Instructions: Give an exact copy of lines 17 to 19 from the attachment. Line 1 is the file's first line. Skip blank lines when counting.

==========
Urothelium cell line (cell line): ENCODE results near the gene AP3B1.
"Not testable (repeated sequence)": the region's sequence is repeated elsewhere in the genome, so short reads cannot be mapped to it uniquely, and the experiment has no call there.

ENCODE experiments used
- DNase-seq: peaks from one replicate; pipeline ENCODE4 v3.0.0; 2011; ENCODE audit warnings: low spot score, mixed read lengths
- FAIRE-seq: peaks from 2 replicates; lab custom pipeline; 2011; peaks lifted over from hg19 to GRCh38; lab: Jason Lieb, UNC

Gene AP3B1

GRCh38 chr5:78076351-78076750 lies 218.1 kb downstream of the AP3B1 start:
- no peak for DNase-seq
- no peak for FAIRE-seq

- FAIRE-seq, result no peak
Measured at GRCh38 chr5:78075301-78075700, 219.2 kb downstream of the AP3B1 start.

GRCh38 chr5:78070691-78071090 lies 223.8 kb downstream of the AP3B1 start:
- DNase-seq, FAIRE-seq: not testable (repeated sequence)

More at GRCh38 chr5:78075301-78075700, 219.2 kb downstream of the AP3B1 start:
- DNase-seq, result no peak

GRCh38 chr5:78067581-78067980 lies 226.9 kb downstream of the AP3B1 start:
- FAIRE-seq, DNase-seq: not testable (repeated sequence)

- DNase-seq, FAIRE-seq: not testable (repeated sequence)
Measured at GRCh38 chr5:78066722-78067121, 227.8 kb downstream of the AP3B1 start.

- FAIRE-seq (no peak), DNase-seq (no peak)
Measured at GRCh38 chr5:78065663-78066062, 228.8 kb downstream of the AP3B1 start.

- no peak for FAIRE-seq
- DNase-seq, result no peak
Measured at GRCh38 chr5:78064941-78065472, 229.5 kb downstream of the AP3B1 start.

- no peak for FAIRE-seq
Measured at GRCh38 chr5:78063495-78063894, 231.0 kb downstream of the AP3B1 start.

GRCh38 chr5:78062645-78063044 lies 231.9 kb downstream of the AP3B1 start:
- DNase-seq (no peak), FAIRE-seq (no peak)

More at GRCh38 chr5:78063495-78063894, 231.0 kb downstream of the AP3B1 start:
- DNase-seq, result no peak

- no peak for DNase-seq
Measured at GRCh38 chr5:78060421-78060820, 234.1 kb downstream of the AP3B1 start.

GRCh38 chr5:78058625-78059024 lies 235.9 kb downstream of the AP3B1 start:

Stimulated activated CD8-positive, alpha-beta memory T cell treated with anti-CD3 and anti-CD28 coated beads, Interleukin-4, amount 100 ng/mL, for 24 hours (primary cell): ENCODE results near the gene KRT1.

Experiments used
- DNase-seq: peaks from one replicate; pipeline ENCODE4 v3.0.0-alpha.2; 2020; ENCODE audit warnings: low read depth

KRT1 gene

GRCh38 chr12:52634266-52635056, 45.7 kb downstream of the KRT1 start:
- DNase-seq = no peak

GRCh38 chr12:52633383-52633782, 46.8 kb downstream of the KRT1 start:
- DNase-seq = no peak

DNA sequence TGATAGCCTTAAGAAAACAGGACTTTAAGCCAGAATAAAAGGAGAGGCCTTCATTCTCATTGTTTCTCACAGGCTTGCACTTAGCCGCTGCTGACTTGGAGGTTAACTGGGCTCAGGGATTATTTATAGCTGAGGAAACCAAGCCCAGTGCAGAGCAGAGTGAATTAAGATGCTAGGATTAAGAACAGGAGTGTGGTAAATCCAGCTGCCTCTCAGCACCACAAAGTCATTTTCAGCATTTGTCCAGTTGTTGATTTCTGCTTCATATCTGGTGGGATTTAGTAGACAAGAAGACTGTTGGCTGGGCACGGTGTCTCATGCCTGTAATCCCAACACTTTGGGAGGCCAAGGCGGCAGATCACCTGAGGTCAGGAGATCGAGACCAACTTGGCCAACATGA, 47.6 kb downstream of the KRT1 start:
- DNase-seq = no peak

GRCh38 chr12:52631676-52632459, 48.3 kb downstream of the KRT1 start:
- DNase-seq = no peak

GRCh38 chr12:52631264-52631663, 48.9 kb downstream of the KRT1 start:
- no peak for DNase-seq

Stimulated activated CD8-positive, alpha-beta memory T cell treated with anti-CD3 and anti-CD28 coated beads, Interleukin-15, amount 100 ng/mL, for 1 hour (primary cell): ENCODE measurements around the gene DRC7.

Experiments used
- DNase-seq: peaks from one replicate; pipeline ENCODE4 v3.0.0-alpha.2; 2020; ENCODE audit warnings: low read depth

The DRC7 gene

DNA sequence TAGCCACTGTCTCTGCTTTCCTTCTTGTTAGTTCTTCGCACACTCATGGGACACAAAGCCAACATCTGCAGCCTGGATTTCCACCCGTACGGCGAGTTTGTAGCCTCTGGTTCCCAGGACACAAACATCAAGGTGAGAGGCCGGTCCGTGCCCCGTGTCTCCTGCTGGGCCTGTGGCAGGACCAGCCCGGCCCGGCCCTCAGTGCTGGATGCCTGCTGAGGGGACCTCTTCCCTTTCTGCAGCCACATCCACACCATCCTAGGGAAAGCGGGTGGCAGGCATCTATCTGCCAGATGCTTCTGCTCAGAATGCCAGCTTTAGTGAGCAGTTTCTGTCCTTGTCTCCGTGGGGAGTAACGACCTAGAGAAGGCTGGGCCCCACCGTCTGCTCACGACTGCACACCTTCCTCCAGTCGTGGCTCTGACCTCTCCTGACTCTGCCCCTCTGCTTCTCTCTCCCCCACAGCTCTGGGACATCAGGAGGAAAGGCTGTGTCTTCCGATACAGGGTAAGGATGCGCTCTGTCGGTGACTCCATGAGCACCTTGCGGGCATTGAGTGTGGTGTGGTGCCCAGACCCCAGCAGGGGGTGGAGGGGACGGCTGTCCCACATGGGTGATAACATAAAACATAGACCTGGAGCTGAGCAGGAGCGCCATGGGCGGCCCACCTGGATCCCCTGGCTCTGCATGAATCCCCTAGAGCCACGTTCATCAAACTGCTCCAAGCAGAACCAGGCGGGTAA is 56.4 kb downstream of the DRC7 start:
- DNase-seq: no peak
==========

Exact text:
- FAIRE-seq, DNase-seq: not testable (repeated sequence)

- DNase-seq, FAIRE-seq: not testable (repeated sequence)
Measured at GRCh38 chr5:78066722-78067121, 227.8 kb downstream of the AP3B1 start.